Published: October 9, 2008, The New York Times

"Dear Mr. President-Elect,

"It may surprise you to learn that among the issues that will occupy much of your time in the coming years is one you barely mentioned during the campaign: food. Food policy is not something American presidents have had to give much thought to, at least since the Nixon administration — the last time high food prices presented a serious political peril. ...

"With a suddenness that has taken us all by surprise, the era of cheap and abundant food appears to be drawing to a close. What this means is that you, like so many other leaders through history, will find yourself confronting the fact — so easy to overlook these past few years — that the health of a nation’s food system is a critical issue of national security. Food is about to demand your attention.

"Rich or poor, countries struggling with soaring food prices are being forcibly reminded that food is a national-security issue. When a nation loses the ability to substantially feed itself, it is not only at the mercy of global commodity markets but of other governments as well. At issue is not only the availability of food, which may be held hostage by a hostile state, but its safety: as recent scandals in China demonstrate, we have little control over the safety of imported foods.

“In America, ... we have only about two million farmers left.… Farmland is being lost to development at a rate of 2,880 acres per day…. Nations that lose the ability to substantially feed themselves will find themselves as gravely compromised in their international dealings as nations that depend on foreign sources of oil do.

"But while there are alternatives to oil, there are no alternatives to food.”

Read the full article here.



Dude, Where's My Township?


They who would give up an essential liberty for temporary security,
       deserve neither liberty nor security

- Benjamin Franklin

What's going to bring back Michigan's Economy? 

Bringing back Michigan's jobs.

Sky high shipping costs are fueling the return to North America of jobs once thought lost forever to India and China.

Today's story: "Shipping Costs Start to Crimp Globalization."

Today's McMansions / Tomorrow's McTenements?

Welcome to the 21st Century.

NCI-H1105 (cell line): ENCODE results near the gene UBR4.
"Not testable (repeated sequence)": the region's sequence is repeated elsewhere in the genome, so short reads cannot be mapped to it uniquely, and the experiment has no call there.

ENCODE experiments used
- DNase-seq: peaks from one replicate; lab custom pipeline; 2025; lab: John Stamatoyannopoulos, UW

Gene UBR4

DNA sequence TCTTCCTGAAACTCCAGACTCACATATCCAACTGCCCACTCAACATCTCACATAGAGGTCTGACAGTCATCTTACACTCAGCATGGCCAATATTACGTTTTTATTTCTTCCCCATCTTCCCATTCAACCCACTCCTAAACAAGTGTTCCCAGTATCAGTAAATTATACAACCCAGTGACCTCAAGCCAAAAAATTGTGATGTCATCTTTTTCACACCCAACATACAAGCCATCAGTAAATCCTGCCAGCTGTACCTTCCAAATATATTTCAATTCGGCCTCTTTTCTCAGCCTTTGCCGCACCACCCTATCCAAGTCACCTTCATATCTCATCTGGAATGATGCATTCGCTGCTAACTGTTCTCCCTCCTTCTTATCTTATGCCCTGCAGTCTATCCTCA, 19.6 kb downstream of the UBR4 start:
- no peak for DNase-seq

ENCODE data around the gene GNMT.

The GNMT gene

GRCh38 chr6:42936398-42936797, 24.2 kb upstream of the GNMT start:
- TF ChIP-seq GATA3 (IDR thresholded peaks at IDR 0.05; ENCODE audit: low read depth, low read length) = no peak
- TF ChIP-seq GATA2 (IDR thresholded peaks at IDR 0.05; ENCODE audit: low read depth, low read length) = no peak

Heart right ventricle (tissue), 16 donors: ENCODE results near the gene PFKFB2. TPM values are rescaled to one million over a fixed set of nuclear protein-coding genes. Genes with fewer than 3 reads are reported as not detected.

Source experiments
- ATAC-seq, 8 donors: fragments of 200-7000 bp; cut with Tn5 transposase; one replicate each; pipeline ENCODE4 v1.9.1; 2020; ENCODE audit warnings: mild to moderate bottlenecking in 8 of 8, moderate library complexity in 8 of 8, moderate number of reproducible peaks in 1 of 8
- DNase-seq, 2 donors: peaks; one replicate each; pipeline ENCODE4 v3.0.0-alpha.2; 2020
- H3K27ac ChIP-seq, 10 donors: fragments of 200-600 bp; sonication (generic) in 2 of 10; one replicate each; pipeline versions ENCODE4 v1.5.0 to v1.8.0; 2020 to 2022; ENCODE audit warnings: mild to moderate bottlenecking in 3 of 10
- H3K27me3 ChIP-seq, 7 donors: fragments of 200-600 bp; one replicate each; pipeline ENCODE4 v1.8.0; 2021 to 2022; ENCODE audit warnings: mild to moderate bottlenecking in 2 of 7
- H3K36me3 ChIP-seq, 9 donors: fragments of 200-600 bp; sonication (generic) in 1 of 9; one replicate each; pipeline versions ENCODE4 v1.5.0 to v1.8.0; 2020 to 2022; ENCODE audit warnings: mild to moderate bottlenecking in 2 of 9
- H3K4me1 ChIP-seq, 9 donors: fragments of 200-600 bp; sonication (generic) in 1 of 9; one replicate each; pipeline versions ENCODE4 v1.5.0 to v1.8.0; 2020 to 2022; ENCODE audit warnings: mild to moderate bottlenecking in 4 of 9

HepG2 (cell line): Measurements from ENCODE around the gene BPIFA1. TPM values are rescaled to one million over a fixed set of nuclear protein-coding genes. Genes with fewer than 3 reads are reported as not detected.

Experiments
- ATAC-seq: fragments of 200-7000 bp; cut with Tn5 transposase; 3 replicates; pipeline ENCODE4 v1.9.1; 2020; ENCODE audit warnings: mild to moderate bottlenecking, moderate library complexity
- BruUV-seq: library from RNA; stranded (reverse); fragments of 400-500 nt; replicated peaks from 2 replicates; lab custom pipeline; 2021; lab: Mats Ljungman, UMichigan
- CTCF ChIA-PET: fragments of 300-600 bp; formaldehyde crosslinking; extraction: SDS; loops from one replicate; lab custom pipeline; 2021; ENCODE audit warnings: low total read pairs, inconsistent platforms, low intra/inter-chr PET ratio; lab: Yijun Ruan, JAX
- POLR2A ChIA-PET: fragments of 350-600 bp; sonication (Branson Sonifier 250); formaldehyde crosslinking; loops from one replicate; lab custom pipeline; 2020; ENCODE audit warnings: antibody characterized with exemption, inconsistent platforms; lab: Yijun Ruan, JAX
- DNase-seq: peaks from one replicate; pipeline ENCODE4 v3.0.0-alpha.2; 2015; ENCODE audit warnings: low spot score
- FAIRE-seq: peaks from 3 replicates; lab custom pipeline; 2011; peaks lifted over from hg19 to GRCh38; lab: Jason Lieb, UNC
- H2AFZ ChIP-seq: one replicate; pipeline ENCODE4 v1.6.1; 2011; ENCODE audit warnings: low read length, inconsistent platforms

The SubPrime mortgage fiasco has undermined our financial system. We have been forced to re-examine our love affair with credit.   Gasoline prices are soaring.   Commuting long distances to work no longer makes sense.

How will this impact suburban property values and property development in the years to come?

Find out in The Next Slum?, Christopher Leinberger's examination of suburban flight, published in the March, 2008 Atlantic Monthly, which you can read here.

Drive a MicroCar - Save Gas:

Bruce Weiner's MicroCar Museum

Supervisor Cicchella Wins US-23 Corridor Study Funding from State, Gov. Granholm. 

"Ronald DeCook, director of the office of Governmental Affairs for the Michigan Department of Transportation, presented a check Thursday to local officials gathered at the US-23 rest stop south of the North Territorial Road interchange."

"Northfield Township Supervisor Michael Cicchella, who last fall organized a coalition of communities along the route to try to get the project started again, said the new push to study the corridor is the result of the coalition's efforts."

"I'm also pleased to see that we're going to look at all the alternatives to reduce some of the congestion on US-23," Cicchella said."

- from John Mulcahy's August 11, 2007 Ann Arbor News story, "State approves funding for US-23 study."

Michigan Property Taxes too High - Non-partisan Study Shows

"Michigan's taxes on general sales and personal income are lower - not, as is so often claimed, higher - than the national average.  Michigan ranks 36th on individual income taxes and 29th on sales taxes."

"But, with property taxes, the picture changes dramatically."

- from "Non Partisan Study packs a Surprise," by Charlene Crowell, Great Lakes Bulletin News Service, July 5, 2006.    Click here for the full article.

Related Stories:

"Subsidizing Development by Increasing Property Taxes," by the Washtenaw Land Trust.  Click here for the full article.

"Free Lunch: How the Wealthiest Americans Enrich Themselves at Government Expense - and Stick You with the Bill," by David Cay Johnston, Portfolio Press, 2007.  ( I will lend this book to anyone who would like to read it.)

Suggestions?  Submissions?  Click Here.